Testing of Physical Fitness
To measure physical fitness, four tasks were used: Three of the tasks (strength, speed and endurance; test items 1,2, and 3) were selected from the Test of Physical Fitness (TPF; Fjørtoft, Pedersen, Sigmundsson, & Vereijken, 2011). One flexibility test (test item 4) was selected from the EUROFIT (Adam, Klissouras, Ravazollo, Renson, & Tuxworth, 1998).
The four test items are as follows:
Standing broad jump. The participant starts with the feet parallel and a shoulder width apart behind a starting line. At a signal, the participant swings his or her arms backward and forward and jumps with both feet simultaneously as far forward as possible. The test item score (the better of two attempts) is the distance (in centimeters) between the starting line and the landing position.
Running 20 m as quickly as possible. The participant starts in a standing position. At signal the participant runs as fast as possible toward the finish line. The test item score is the time in seconds needed to run the 20 m.
Reduced Cooper Test. The participant runs or walks around a marked rectangle measuring 9 ×18 m (the size of a volleyball field) for 6 min. Running and walking are allowed. The test item score is the distance covered (in meters) in 6 min.
Sit and reach test. The participant sits on the floor with straight legs against a box and reaches as far forward along the scale on the box pushing the ruler with extended fingertips. The participant should hold the final position steady for 2 to 3 s without bouncing. The test box is 32 cm in height, and has a 45-cm-wide top plate. The length of the top plate is 75 cm, the first 25 cm of which extend over the front edge of the box toward the subjects. The soles of the subject’s feet are placed against the front end of the box. The test item score is the length of the ruler pushed with the hands on the box.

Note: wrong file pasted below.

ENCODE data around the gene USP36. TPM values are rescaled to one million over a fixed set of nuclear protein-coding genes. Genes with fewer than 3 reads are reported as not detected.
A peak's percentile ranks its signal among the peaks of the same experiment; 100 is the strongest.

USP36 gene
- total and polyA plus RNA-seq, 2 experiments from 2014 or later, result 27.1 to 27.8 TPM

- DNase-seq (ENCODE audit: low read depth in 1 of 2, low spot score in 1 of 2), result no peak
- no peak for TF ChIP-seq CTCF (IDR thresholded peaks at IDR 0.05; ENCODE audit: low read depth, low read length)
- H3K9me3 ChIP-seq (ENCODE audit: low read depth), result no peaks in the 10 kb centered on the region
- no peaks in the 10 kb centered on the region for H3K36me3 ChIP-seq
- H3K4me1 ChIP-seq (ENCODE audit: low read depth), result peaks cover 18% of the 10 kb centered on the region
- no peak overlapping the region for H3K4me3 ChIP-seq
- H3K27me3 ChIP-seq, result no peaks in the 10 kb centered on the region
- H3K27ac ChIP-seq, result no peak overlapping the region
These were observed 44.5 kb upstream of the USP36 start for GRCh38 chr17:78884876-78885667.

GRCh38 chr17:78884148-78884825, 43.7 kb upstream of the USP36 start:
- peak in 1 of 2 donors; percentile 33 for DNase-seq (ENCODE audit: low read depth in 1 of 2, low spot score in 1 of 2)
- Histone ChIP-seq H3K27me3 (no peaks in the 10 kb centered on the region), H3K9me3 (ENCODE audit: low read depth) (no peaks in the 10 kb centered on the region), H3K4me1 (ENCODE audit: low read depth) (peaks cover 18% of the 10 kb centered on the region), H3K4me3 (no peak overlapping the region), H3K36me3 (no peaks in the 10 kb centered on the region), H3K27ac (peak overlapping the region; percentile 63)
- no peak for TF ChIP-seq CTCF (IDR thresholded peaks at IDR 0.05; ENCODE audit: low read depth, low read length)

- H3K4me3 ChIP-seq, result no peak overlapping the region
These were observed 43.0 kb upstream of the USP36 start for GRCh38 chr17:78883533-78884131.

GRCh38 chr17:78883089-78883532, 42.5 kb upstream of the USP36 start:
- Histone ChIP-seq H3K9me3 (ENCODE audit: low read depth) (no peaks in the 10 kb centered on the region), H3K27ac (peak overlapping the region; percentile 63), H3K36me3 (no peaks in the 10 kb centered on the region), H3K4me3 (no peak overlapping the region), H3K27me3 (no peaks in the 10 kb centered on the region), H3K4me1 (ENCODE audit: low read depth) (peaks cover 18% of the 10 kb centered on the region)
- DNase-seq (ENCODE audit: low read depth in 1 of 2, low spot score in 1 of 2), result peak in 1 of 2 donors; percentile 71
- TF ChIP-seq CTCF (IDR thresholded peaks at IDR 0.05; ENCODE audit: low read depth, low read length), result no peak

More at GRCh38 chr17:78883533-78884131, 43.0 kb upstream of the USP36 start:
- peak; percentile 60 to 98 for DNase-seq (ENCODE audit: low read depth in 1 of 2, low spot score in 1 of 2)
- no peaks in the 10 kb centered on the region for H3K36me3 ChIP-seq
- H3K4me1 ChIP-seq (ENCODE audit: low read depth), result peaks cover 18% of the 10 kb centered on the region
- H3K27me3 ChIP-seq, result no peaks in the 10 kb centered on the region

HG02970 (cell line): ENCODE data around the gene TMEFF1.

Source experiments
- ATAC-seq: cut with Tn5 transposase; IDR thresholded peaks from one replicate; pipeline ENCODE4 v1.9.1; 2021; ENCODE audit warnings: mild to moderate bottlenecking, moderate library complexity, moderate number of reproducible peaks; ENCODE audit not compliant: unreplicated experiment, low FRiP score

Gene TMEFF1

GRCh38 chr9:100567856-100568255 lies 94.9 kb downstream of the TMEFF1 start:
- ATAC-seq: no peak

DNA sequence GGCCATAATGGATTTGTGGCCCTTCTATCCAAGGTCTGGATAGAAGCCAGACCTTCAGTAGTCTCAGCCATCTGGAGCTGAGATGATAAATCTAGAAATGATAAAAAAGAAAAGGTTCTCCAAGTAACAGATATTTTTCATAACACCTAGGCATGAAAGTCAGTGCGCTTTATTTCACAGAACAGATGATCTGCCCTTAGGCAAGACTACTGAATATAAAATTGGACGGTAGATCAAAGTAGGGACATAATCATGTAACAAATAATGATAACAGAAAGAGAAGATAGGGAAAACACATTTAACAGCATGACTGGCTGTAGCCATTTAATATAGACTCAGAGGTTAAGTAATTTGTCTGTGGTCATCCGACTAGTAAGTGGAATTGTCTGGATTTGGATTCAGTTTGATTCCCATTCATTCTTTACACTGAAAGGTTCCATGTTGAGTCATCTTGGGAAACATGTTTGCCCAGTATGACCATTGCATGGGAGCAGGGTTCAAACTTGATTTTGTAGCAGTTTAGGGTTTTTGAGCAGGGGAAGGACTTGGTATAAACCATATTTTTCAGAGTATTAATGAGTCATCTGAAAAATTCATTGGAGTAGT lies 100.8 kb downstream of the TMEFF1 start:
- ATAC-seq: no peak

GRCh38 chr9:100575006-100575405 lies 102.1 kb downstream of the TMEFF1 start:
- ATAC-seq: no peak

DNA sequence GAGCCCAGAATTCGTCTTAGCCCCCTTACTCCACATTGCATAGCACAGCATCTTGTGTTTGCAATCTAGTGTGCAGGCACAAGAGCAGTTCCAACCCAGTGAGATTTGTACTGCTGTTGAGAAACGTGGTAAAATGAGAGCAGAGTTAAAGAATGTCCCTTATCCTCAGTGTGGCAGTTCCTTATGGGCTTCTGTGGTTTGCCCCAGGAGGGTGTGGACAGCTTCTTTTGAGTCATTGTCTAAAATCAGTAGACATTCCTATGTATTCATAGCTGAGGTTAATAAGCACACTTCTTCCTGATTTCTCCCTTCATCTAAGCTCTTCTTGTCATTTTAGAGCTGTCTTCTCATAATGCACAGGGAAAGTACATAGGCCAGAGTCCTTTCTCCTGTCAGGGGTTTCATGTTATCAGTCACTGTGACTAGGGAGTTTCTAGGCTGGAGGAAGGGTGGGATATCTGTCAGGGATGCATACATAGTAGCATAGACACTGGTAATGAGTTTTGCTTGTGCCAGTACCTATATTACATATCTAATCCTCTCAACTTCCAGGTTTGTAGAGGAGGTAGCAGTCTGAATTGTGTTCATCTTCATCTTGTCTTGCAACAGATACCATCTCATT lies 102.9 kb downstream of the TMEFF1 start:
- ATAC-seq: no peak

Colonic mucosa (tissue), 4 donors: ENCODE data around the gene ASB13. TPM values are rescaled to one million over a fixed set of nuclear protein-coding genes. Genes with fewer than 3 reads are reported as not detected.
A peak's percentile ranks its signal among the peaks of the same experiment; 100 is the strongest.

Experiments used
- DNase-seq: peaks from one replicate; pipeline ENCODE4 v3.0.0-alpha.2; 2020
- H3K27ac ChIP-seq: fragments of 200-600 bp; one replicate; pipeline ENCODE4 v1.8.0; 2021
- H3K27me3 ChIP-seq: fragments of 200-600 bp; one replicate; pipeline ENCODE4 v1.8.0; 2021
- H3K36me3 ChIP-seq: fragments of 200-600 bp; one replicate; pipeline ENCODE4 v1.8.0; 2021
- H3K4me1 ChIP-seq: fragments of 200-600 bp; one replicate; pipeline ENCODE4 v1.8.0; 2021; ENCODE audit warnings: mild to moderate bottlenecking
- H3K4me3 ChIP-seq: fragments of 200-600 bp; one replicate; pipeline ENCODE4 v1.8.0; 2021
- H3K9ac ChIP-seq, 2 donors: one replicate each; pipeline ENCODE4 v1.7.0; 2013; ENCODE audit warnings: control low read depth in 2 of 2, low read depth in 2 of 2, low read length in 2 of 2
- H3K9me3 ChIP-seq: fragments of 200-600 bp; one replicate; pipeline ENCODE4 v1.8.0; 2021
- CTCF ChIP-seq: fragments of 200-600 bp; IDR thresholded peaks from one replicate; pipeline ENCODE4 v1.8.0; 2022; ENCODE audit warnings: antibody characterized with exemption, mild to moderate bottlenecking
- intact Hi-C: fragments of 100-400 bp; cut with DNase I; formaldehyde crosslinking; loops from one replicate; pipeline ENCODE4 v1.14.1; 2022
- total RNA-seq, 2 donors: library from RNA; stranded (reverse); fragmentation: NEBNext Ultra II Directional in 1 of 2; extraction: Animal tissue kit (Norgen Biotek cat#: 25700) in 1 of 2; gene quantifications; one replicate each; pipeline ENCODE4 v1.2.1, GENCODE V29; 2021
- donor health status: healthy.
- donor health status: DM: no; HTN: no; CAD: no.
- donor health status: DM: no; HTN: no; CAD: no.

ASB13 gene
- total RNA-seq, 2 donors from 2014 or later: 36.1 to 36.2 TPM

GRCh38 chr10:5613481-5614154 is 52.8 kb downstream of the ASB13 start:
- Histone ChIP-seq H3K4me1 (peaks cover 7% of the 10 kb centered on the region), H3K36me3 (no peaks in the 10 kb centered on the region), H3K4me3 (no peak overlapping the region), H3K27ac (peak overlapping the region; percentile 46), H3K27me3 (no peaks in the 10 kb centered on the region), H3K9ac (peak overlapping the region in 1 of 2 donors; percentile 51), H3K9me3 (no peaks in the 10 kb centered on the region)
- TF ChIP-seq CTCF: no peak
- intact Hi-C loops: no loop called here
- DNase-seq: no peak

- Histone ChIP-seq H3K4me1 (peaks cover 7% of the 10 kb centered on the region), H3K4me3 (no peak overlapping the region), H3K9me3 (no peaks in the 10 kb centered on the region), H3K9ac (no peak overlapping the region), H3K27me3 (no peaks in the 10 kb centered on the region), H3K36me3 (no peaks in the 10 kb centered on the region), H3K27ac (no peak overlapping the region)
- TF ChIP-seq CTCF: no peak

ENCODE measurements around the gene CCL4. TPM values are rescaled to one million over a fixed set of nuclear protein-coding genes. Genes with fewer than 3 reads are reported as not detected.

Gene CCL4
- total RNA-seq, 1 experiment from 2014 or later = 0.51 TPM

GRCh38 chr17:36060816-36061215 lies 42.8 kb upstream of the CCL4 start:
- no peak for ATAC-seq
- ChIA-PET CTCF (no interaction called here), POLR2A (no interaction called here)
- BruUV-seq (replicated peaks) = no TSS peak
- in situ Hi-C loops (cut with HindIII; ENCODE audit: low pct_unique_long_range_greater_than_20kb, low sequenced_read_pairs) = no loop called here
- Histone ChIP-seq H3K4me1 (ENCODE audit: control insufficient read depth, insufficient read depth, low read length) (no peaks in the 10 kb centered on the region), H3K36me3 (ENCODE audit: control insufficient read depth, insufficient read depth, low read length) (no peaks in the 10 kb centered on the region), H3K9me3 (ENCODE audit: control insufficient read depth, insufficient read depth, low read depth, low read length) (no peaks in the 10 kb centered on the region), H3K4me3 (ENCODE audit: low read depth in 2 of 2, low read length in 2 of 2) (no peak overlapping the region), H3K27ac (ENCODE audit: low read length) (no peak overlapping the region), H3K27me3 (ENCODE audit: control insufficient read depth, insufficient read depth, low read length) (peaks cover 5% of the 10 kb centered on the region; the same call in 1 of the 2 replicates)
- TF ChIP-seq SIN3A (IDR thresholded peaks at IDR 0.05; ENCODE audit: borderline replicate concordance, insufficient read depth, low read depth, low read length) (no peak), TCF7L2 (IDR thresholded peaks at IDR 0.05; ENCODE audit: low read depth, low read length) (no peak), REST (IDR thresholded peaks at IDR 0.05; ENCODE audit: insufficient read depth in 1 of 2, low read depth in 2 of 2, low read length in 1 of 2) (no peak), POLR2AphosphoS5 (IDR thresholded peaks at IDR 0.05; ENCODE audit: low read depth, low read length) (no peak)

The following materials are needed for administering the test items: masking tape, tape measure, stopwatch, gymnasium mats, marking cones, and measuring box for flexibility test.
The study was carried out in accordance with the Declaration of Helsinki and ethical approval was issued by the National Bioethics Committee. Prior to gathering of data, participants and parents were given written information about the nature of the study. Written consent was obtained from the participants and parents/guardians prior to the involvement in the study. Identification numbers were used to maintain data confidentiality.
The assessment of motor competence took place in a school gym during normal school hours, and was conducted in accordance with the MABC-2 manual. All the adolescents were tested on the MABC-2 and the four fitness tasks in the time range from 9 a.m. to 11 a.m. The adolescents were tested individually by assistants who had been trained in the test protocols. Each test item was explained and demonstrated before the participant started. Each test item was performed twice, except for the endurance running. Participants were given verbal encouragement and support throughout the testing procedure. When the participant made a procedural error, instructions and demonstrations were repeated, and the participant made a new attempt. All participants got a proper warm up directed by a physical education teacher before the test started. The adolescents had suitable physical clothing during the test.
Data Reduction and Analysis